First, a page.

Hospice, a medical service for terminally ill patients, came into the home and set up a hospital bed for my mother. As her condition worsened through the long months, the doctor put Mother on stronger dosages of pain medication, which caused her to hallucinate, and oxygen to help her breathe for what time she had left. I watched my mother all day and night for several months as other family members had to work or go to school. Several times a month, extended family would drop in with ready-made meals that I could warm up for my father and I. It was a good thing too because I didn’t know how to cook, which was something I had strongly wished I had taken the time to learn from my mother. Oh, how much I could have learned from her if only I had taken the time to help around the house. I felt so guilty for not having learned what I could have from my mother by simply taking the time to help her with chores. I always saw chores as something to be despised, and never saw it as a necessary part of life, an area in which, I would have to learn and do on my own for my own family one day. With my mother passing away a little more each day, whom would I have to learn domestic skills from? I didn’t know and was greatly saddened.
Days dragged on and all seemed to run together. Mother’s condition deteriorated and she became thin, and her skin drawn, the once vibrant light in her eyes I used to see, was now gone replaced by a haze and a long distant stare. I knew my mother would be gone soon.
There came a day my mother did not want to speak to anyone and asked to be alone so she could speak to God. I knew months for my mother to live was now down to maybe a day or two…perhaps only hours. I stayed in the living room with my mother, resting on the couch behind her bed and watched her. I knew she couldn’t see me, but I wondered if she knew I was there anyway. The living room had a different feel to it. I felt like there was a presence around my mother. I wasn’t alarmed in any way by this feeling, but comforted knowing my mother was in the best hands she could be in. As much of a good “nurse” I was to my mother, I knew I could not match the caring touch of God’s hands.
It was in the month of April of 1999, my mother went to be with God. This year, 2015, will be the sixteenth year since her passing. I am in my early thirties now, but I still remember the struggle of caring for my mother when she was ill, watching her slip away, the whole time concerned for what would happen after she was gone.
I never asked myself how I got through it all. One of my mother’s closest friends asked that question when she had come to visit shortly before Mother’s passing. “How do you this? How do you manage to take care of your mother?” I knew what my mother’s friend meant. I had my mother’s demeanor when it came to stressful or painful situations and I appeared calm to everyone and seemed to handle everything well. “I don’t know,” was my answer. But I did know. I knew it was God sustaining and holding me up through everything I had to endure. Until that question was asked, I had not thought much about how I was dealing with the whole situation. At that moment, I had full recognition that God was there, in the midst of absolutely everything that had happened.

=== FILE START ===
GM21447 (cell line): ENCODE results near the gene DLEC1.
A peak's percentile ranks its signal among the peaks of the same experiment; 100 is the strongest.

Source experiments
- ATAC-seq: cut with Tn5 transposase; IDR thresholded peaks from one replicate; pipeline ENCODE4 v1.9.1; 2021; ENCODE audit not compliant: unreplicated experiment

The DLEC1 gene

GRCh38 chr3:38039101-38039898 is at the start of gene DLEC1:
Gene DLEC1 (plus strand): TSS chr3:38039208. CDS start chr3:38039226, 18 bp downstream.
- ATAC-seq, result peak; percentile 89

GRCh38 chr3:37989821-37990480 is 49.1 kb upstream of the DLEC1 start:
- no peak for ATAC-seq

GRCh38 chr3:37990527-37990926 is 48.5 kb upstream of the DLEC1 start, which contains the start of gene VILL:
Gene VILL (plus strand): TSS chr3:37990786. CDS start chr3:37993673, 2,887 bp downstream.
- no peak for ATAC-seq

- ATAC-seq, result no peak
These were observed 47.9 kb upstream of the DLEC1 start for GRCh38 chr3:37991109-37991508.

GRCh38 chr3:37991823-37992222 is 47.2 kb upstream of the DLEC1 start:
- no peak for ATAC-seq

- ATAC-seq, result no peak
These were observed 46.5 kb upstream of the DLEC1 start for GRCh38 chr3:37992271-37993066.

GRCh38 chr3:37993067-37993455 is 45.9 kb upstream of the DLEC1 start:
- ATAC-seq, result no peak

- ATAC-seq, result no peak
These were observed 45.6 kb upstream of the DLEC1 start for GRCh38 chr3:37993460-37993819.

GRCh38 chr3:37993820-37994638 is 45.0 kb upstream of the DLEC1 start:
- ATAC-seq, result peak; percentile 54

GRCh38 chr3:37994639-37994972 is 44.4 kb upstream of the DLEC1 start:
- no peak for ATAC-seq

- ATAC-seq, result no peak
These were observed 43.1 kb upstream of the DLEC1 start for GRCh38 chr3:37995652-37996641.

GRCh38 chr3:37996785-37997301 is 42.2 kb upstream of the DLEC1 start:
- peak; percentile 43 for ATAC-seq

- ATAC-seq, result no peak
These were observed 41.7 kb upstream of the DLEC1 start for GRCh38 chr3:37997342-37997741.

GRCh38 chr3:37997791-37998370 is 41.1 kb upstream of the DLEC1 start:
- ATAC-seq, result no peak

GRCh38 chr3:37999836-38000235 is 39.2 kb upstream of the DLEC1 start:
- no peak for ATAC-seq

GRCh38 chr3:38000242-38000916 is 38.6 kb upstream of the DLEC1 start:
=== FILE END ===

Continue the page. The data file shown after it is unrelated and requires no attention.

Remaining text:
God helped me to be calm and think clearly while caring for my mother and to be brave at times when I felt I could not. I remember feeling closeness to God after my mother died. I prayed a lot and often held conversations with God in my head, just asking so many questions. I asked, “why”, but I knew why. Mother was sick and it was her time. Besides, I had prayed once, when mother was in severe pain, crying out to me to make it stop, that God would take her home and release her from her pain. I had a hard time praying that prayer. I did not want to lose my mother, but I knew if she stayed in this world there would always be sickness, pain, and death. She would be better off in God’s hands where she would be free of any pain or worries.
After a while, I no longer asked the question why. I understood how things worked. Yes, I knew there was sickness and death, but I knew it was all because of sin. Eventually, every one of us will die and it was just my mother’s time. The more I spent in thought and writing in a journal, I realized that because both my mother and I had accepted Christ as our savior and were following Him in daily life and seeking His guidance and will, that we would be reunited. Her physical death, was and is, a temporary separation. This doesn’t mean I don’t miss my mother. I certainly do and so many times, I wish I could pick up the phone and just tell her everything, or ask her questions about cooking, sewing, or raising children. For all of these things I have had either to ask other mothers in the family or learn on my own. A great deal of it I learned on my own, which is how my mother learned many things.
Sixteen years and I still dream about my mother. I still long to speak to her, hug her, share cooking success and blunders, crafting ideas, photographs and just have a good old conversation. I often wonder what she would have thought of me and where I am in my life today; what would she think of my husband? Her granddaughter? The books I have had published? The woman I have become? I believe she would be proud of me and happy for me. Especially since I have grown up to be so much like her. The fact remains that she is not here, not on this earth, where I can do these things. I miss my mother so much, but being a Christian and reading God’s word certainly has helped me with my mother’s death as well as other deaths that have occurred since.
Stay tune for part 7 coming Tuesday!